“When you’re in school, you’re rewarded for individual achievement: doing well on tests and projects. Working together is considered cheating! But in the real world, real success is not about the individual, it’s about teamwork and how we can make the greatest impact together. Like THE SYSTEM, our capsule jewelry wardrobe, we are all better together — and together, we’re stronger than the sum of our parts.”

Lex Nevin, founder and CEO of Dressed in Lala

lex nevin

Lex Nevin

When it came to defining her personal style, Lex Nevin, the creative force behind Dressed in Lala, got some help from social media.

“There is a trend on TikTok where you nail down your style in three words, and it’s supposed to be a major game changer when shopping, getting dressed, and in my case, designing,” she says. “I landed on the words: maximalist, edgy, and casual. I know these words feel like opposites, but I think that’s a great explanation of my style and Lala.”

It’s that energy that led Nevin to design the bold pieces that define her line — think jewel-toned sets, oversized cardigans adorned with happy faces and aliens, and all things checkerboard chic. It’s the wardrobe of someone who is confident and ready to be themselves as they move through the world, which, to hear Nevin explain it, is exactly the vibe she’s hoping to impart.

“I think my parents did a pretty good job of encouraging me to be bold and powerful and unapologetic as a person,” she says. “I always felt like I could achieve anything growing up as a girl, and I realize not a lot of girls felt that way.”

When she realized her skills as a designer matched her visions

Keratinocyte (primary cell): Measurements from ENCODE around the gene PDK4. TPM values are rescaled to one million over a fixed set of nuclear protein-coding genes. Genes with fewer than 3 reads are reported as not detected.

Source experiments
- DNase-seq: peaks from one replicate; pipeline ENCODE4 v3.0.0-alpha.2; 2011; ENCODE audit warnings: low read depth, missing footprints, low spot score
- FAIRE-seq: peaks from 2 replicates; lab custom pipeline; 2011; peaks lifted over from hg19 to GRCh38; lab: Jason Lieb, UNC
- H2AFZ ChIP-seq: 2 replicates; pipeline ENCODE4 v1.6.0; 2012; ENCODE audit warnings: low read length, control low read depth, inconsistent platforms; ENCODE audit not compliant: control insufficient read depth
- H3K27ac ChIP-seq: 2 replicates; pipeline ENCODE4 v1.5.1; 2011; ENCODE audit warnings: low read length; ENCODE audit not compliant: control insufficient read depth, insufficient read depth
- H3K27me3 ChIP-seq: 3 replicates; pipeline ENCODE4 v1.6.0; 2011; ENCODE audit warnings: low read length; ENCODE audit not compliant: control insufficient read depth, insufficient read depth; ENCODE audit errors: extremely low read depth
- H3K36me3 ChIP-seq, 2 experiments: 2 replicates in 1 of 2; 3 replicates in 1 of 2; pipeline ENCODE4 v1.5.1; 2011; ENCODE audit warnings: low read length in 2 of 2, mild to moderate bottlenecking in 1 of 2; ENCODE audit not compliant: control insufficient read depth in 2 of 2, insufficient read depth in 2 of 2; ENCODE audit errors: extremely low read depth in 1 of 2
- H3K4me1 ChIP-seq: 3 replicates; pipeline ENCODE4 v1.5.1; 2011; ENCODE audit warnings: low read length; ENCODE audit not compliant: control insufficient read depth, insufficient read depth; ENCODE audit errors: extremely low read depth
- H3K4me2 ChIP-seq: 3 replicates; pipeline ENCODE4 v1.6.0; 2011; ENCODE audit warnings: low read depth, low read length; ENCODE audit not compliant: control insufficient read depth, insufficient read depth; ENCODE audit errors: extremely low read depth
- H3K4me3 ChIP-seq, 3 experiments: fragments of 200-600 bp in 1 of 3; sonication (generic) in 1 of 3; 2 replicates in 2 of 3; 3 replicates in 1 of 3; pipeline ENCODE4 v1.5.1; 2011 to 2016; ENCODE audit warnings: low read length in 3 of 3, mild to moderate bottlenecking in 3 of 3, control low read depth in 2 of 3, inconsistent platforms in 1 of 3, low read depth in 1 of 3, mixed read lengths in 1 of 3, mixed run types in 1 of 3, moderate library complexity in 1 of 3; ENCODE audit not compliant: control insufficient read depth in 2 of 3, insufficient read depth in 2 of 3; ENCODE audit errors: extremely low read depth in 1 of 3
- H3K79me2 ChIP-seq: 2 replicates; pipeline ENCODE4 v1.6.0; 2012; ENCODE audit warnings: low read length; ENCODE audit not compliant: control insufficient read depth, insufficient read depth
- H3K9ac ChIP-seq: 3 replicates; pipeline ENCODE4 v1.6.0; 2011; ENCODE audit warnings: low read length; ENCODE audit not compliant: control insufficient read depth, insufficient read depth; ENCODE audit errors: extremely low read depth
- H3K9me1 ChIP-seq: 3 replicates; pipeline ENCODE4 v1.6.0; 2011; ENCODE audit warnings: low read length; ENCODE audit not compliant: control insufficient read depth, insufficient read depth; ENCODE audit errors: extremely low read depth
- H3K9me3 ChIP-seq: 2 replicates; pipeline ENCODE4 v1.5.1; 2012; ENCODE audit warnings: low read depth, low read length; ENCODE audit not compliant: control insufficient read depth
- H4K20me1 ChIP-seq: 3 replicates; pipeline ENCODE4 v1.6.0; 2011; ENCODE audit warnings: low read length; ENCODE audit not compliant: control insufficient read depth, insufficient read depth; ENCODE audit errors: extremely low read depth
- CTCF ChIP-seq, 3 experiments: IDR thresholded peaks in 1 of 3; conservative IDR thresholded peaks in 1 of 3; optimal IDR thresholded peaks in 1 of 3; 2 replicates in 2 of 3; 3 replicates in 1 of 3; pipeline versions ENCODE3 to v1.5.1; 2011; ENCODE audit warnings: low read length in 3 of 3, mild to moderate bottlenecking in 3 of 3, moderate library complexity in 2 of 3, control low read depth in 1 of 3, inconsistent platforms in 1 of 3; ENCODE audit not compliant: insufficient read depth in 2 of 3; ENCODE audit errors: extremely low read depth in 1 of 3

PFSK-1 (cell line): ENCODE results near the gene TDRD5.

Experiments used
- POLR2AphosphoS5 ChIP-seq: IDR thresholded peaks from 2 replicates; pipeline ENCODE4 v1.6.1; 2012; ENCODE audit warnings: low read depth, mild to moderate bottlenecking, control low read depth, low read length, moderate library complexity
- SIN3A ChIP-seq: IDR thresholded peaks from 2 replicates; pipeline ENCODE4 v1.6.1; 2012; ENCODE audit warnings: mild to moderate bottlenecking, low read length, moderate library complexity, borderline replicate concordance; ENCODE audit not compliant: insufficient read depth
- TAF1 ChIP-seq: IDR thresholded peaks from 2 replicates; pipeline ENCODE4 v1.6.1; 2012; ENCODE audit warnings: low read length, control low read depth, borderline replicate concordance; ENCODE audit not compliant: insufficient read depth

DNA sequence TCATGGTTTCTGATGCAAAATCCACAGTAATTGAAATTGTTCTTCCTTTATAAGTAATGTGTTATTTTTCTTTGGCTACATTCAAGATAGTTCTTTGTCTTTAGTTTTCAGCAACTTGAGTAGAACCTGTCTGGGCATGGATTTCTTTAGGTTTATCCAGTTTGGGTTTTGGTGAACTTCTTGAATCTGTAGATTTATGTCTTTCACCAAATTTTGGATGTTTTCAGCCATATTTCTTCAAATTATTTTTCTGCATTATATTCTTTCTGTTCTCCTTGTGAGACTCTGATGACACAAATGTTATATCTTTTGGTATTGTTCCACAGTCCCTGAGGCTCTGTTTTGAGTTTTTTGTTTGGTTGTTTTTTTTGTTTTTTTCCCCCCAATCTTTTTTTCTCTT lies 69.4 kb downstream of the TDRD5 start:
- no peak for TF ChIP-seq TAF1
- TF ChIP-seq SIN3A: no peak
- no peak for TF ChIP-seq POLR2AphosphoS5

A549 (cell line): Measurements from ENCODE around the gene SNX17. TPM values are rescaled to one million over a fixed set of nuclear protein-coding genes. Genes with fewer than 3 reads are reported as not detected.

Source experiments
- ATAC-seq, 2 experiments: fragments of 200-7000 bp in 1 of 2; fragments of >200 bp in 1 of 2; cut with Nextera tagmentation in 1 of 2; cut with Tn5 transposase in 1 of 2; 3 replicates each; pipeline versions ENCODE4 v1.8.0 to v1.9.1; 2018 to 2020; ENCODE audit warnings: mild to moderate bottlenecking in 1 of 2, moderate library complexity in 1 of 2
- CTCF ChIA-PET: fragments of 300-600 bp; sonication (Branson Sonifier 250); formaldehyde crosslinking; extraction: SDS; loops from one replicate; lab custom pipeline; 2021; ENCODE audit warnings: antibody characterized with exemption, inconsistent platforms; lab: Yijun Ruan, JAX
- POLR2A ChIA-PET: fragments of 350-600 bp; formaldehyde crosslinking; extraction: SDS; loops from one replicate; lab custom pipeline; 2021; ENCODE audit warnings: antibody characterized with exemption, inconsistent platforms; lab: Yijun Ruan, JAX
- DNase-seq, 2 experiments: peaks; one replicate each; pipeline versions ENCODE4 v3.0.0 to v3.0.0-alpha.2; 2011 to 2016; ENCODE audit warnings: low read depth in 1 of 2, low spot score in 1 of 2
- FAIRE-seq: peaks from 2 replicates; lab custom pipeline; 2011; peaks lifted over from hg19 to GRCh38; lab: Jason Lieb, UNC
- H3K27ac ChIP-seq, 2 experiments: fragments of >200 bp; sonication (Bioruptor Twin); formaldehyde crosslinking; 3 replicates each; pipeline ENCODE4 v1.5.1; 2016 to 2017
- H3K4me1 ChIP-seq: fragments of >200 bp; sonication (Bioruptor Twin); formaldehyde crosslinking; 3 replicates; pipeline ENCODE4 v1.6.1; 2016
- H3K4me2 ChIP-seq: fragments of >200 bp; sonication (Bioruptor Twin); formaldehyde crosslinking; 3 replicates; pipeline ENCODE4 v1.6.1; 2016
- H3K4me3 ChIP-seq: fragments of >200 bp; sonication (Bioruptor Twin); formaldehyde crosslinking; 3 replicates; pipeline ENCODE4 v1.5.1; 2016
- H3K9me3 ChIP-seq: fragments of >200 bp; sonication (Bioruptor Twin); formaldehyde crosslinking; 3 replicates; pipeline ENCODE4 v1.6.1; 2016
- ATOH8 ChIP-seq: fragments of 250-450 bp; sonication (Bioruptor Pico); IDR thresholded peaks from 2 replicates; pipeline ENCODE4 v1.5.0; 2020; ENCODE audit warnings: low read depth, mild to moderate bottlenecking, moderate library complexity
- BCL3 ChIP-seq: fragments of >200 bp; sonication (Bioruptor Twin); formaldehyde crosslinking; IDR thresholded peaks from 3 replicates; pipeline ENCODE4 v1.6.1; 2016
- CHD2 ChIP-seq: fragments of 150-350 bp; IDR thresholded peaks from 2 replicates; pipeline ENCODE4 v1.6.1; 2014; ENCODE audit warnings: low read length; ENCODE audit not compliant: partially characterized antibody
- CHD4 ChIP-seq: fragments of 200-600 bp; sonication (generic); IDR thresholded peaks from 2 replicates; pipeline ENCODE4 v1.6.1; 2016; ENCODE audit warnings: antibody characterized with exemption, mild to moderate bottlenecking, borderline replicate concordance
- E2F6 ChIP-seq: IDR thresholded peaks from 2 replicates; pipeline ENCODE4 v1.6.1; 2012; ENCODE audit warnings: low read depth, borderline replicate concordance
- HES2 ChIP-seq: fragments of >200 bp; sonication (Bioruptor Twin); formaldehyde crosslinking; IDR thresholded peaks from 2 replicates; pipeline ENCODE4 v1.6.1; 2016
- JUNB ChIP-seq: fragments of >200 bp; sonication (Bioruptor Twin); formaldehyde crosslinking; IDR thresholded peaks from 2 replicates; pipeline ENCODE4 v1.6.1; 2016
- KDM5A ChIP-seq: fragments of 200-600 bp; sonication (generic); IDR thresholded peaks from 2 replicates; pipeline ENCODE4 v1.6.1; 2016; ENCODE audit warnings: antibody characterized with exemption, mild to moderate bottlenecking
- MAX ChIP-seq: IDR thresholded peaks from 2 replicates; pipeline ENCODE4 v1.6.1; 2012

“You know when you go around the classroom on the first day of school, and everyone says their name, and what they do for fun, or what makes them unique? I always had anxiety answering this question because I truly felt like I didn’t have a talent or hobby. Growing up, we are taught that talents are obvious things: playing the piano, dance, soccer, drawing, etc. I always felt dumb because my favorite hobby was shopping and clothes. How did that make sense? Now, it all adds up. I wish I could go back and tell that girl that it’s actually her superpower. It took me going to college for something I wasn’t super-passionate about and doing what I thought I was supposed to do for about 25 years to realize that I have an eye and style that not a lot of people have. I’m not good at this; I’m amazing at it. Once I started explaining my vision and getting samples back, I was like, ‘Whoa. This hasn’t been done before.’”

On pushing back against the fear of failure

“My husband, Matt, is the typical Libra. He [has] total scales-of-justice vibes. I can go to him, and he’s great at being supportive of me but also being honest and telling me what I might not want to hear. My best friend, Kinzie, is the epitome of unfiltered feedback. She always tells me how it is and will tell me if something is cringe, or if I should order 10,000 pieces of it. Lala wouldn’t be where it is without either of them.”

Her advice to future designers

“You can’t pay attention to what other people are doing. Don’t follow other businesses on Instagram like yours. Don’t spend your time focusing on what others are working on. Put all that energy into what you are doing. Stay in your lane. Put your blinders on. Stay in your own little Lala land. Live in your own world. Focus on your magic. Trust me. I still get impostor syndrome calling myself a designer. I get it. I think it just feels too good to be true. But it isn’t. I worked really damn hard. And I created some really cool s–t. And you can too. There is literally nothing stopping you from achieving your dreams except you. Just take the jump. Be consistent. Believe in yourself. Nothing haunts me more than thinking I’ll get to the end of my life and think, ‘I always wanted to do that, but I was too scared.’”

Laura Studarus is a Los Angeles-based travel writer who has contributed to Fast Company, BBC Travel, and Thrillist. Follow her on Twitter at @Laura_Studarus.